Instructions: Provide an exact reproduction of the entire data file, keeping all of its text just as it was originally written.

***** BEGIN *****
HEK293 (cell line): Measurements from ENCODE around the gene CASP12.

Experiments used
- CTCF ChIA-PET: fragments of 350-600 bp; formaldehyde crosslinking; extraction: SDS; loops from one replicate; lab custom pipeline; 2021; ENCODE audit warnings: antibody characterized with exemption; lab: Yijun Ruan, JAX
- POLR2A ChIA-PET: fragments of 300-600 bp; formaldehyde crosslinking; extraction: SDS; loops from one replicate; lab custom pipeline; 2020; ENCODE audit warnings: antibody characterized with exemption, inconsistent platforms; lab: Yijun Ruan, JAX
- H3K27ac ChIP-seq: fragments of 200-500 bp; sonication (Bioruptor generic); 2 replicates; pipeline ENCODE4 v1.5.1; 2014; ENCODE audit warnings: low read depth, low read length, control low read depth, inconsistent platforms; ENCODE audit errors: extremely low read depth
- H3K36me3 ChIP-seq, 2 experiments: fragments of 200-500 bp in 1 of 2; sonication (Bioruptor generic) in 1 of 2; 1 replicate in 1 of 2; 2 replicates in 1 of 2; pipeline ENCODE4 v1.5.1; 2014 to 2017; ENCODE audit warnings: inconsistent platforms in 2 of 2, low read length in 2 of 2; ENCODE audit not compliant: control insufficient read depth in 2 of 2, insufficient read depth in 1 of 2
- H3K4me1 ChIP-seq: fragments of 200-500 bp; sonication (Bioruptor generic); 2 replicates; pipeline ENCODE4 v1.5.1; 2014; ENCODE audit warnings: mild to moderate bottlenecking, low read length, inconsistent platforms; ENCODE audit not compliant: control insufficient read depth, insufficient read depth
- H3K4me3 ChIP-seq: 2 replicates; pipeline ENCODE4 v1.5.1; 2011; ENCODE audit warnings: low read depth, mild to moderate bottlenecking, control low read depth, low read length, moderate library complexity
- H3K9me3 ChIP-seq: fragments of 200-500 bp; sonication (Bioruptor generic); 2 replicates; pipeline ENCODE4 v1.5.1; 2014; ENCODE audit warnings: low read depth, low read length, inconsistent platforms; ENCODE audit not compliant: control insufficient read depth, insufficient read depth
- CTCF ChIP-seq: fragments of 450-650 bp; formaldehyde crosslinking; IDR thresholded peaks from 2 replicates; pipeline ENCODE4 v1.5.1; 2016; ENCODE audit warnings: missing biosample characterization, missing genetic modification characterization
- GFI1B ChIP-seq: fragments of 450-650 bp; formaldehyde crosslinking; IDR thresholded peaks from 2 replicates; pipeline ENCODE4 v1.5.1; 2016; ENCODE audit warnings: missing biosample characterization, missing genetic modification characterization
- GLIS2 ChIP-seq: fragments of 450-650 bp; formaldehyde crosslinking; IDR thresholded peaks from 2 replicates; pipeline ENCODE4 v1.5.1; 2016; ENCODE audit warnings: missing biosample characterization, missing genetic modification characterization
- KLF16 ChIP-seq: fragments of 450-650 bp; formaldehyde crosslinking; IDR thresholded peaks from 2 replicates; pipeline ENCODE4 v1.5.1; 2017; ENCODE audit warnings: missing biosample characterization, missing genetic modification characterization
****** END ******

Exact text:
HEK293 (cell line): Measurements from ENCODE around the gene CASP12.

Experiments used
- CTCF ChIA-PET: fragments of 350-600 bp; formaldehyde crosslinking; extraction: SDS; loops from one replicate; lab custom pipeline; 2021; ENCODE audit warnings: antibody characterized with exemption; lab: Yijun Ruan, JAX
- POLR2A ChIA-PET: fragments of 300-600 bp; formaldehyde crosslinking; extraction: SDS; loops from one replicate; lab custom pipeline; 2020; ENCODE audit warnings: antibody characterized with exemption, inconsistent platforms; lab: Yijun Ruan, JAX
- H3K27ac ChIP-seq: fragments of 200-500 bp; sonication (Bioruptor generic); 2 replicates; pipeline ENCODE4 v1.5.1; 2014; ENCODE audit warnings: low read depth, low read length, control low read depth, inconsistent platforms; ENCODE audit errors: extremely low read depth
- H3K36me3 ChIP-seq, 2 experiments: fragments of 200-500 bp in 1 of 2; sonication (Bioruptor generic) in 1 of 2; 1 replicate in 1 of 2; 2 replicates in 1 of 2; pipeline ENCODE4 v1.5.1; 2014 to 2017; ENCODE audit warnings: inconsistent platforms in 2 of 2, low read length in 2 of 2; ENCODE audit not compliant: control insufficient read depth in 2 of 2, insufficient read depth in 1 of 2
- H3K4me1 ChIP-seq: fragments of 200-500 bp; sonication (Bioruptor generic); 2 replicates; pipeline ENCODE4 v1.5.1; 2014; ENCODE audit warnings: mild to moderate bottlenecking, low read length, inconsistent platforms; ENCODE audit not compliant: control insufficient read depth, insufficient read depth
- H3K4me3 ChIP-seq: 2 replicates; pipeline ENCODE4 v1.5.1; 2011; ENCODE audit warnings: low read depth, mild to moderate bottlenecking, control low read depth, low read length, moderate library complexity
- H3K9me3 ChIP-seq: fragments of 200-500 bp; sonication (Bioruptor generic); 2 replicates; pipeline ENCODE4 v1.5.1; 2014; ENCODE audit warnings: low read depth, low read length, inconsistent platforms; ENCODE audit not compliant: control insufficient read depth, insufficient read depth
- CTCF ChIP-seq: fragments of 450-650 bp; formaldehyde crosslinking; IDR thresholded peaks from 2 replicates; pipeline ENCODE4 v1.5.1; 2016; ENCODE audit warnings: missing biosample characterization, missing genetic modification characterization
- GFI1B ChIP-seq: fragments of 450-650 bp; formaldehyde crosslinking; IDR thresholded peaks from 2 replicates; pipeline ENCODE4 v1.5.1; 2016; ENCODE audit warnings: missing biosample characterization, missing genetic modification characterization
- GLIS2 ChIP-seq: fragments of 450-650 bp; formaldehyde crosslinking; IDR thresholded peaks from 2 replicates; pipeline ENCODE4 v1.5.1; 2016; ENCODE audit warnings: missing biosample characterization, missing genetic modification characterization
- KLF16 ChIP-seq: fragments of 450-650 bp; formaldehyde crosslinking; IDR thresholded peaks from 2 replicates; pipeline ENCODE4 v1.5.1; 2017; ENCODE audit warnings: missing biosample characterization, missing genetic modification characterization